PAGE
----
Friday, March 27, 2015

Feature Friday: Converse Shoes

I think it's safe to say that most people owned at least one pair of these shoes at some point in their lifetime. Its classic, yet simple, style remains popular today.

Today's Feature Friday will walk you through the history of this famous brand!

The Converse Rubber Corporation opened in 1908 in Malden, Massachusetts. At the time, they only sold galoshes and other work related rubber shoes on a seasonal basis.

They eventually decided that they wanted to be open all season long, which resulted in their line of athletic shoes.

Basketball was extremely popular at the time and Converse saw the need to develop a shoe that people could wear while playing the sport.  After lots of research and development, the very first version of the All Star basketball shoe was produced in 1917. 

The All Star shoe originally came in natural brown colors with black trim. In the 1920's, they were made in all black canvas or leather versions. It was to be the first mass produced basketball shoe in North America. 

The shoe consisted of a very thick rubber sole, and a ankle covering canvas (or sometimes leather) upper. However, they didn't gain popularity until a man named Charles ‘Chuck’ H. Taylor came along.

Taylor was a basketball player for the Akron Firestones. He liked what he saw in the All Star shoe and saw its potential for the sport of basketball. He joined the company in 1921 and later became the coach for the Converse All-Stars, the company's industrial league basketball team.

Throughout his career with Converse, he traveled all across the United States hosting basketball clinics and promoting the new shoe. His salesmanship and marketing skills were very successful with the public. Because of this success, as well as his input in the design of the All Star shoe, his name “Chuck Taylor” was added to the ankle patch in 1932.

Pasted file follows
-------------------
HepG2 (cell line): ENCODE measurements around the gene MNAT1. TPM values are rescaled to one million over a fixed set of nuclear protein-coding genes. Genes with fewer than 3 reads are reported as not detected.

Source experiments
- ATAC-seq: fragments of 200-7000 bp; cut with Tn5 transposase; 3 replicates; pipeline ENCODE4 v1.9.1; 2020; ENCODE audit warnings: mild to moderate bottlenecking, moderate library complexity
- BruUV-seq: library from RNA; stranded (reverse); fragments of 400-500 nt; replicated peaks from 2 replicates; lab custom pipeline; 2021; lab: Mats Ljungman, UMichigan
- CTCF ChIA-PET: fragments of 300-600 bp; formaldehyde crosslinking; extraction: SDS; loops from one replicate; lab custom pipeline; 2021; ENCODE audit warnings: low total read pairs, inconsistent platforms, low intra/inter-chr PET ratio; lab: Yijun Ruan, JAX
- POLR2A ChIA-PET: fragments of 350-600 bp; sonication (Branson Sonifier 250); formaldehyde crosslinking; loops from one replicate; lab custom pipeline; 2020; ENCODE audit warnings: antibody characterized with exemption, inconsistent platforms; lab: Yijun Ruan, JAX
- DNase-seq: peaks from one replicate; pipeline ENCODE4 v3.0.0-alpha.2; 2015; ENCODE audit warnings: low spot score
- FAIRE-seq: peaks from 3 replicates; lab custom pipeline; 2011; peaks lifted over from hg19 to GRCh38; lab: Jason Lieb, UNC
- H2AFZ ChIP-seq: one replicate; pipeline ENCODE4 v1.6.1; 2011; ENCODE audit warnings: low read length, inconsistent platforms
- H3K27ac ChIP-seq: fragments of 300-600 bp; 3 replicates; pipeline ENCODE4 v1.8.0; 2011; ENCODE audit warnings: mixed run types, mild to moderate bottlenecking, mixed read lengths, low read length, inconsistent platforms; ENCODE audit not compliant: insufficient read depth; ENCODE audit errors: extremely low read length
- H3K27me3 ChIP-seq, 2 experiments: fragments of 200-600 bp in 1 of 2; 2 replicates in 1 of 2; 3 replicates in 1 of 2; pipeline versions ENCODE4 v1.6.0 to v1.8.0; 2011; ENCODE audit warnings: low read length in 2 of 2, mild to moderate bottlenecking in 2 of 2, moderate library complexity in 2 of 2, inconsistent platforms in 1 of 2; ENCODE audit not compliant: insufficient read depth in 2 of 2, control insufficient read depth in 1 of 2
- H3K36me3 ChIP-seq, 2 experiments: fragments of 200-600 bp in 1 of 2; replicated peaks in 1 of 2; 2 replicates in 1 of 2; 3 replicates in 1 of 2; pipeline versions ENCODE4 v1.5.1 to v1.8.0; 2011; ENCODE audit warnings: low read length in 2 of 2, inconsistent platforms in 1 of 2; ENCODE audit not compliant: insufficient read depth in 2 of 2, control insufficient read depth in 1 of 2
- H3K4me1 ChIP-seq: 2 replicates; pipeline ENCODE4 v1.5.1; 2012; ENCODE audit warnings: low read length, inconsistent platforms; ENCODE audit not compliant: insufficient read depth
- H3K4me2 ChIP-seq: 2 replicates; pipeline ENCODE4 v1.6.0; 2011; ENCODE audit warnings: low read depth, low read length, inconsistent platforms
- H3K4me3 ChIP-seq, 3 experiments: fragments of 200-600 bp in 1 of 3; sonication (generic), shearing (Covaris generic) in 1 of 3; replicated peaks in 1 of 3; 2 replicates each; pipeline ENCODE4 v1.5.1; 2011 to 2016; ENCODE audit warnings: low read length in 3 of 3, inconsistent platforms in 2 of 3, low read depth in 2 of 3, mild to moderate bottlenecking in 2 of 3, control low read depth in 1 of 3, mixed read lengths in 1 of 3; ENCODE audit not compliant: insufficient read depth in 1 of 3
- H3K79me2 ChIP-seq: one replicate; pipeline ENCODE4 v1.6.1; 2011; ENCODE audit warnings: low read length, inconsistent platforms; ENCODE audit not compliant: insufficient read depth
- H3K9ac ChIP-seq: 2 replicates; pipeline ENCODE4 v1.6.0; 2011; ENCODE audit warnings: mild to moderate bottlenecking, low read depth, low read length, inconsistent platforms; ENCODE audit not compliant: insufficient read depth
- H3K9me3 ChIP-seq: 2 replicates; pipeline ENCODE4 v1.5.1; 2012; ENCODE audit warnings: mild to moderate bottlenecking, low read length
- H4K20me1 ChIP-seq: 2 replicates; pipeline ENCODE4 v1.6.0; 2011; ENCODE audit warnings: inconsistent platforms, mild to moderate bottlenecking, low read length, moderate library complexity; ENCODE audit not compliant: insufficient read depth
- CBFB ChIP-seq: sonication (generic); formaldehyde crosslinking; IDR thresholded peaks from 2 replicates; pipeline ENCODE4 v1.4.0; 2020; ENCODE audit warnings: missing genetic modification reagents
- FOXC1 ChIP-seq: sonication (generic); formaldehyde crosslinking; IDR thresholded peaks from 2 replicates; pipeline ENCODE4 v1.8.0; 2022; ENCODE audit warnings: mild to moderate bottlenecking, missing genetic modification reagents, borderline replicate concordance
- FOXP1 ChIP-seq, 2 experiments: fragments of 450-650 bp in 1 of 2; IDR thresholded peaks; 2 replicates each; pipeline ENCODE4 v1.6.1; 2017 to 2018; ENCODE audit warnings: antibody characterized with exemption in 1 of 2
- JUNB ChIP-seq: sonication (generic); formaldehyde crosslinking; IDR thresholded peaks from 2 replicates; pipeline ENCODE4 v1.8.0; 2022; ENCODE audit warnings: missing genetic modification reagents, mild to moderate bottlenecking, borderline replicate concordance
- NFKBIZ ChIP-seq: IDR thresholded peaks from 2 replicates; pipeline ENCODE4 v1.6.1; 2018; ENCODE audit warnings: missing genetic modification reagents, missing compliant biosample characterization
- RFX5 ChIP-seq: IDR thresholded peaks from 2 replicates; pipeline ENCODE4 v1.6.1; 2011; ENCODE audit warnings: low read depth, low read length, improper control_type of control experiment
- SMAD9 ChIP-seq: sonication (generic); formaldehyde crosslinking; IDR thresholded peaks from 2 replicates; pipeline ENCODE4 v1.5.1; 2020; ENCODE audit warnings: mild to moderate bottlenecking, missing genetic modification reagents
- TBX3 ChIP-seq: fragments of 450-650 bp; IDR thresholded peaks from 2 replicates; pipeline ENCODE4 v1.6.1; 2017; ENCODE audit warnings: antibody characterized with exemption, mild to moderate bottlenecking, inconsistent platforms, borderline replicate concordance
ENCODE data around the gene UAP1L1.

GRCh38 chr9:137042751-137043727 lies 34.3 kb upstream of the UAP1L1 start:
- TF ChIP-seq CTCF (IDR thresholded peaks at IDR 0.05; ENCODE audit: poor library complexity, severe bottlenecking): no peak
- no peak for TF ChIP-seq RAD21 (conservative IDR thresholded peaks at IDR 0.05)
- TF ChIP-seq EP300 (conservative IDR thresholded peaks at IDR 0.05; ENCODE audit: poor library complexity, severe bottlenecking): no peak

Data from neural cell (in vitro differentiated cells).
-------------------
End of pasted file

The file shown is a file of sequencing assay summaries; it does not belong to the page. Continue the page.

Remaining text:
The white high top model was released shortly after, designed for the 1936 Olympics. It included a patriotic red and blue trim which became very popular along with all black canvas and leather models of the All Star. 

Today you can still buy either the bright optical white model or an off-white un-dyed model called unbleached or natural white. 

During World War II, Taylor served as a captain in the Air Force and coached regional basketball teams, which was considered an important morale booster for the troops. The All Star “Chuck Taylor” were used when GI's did their exercises and became the official sneaker of the United States Armed Forces.

The low cut version of the shoe, which is seen more frequently today, was introduced in 1957. Taylor passed away in 1969 but his shoe continued to live on. The 1970's saw an increasing popularity of sneakers among everyone, not just basketball players. Many companies began to emerge and Converse had a lot more competition on their hands.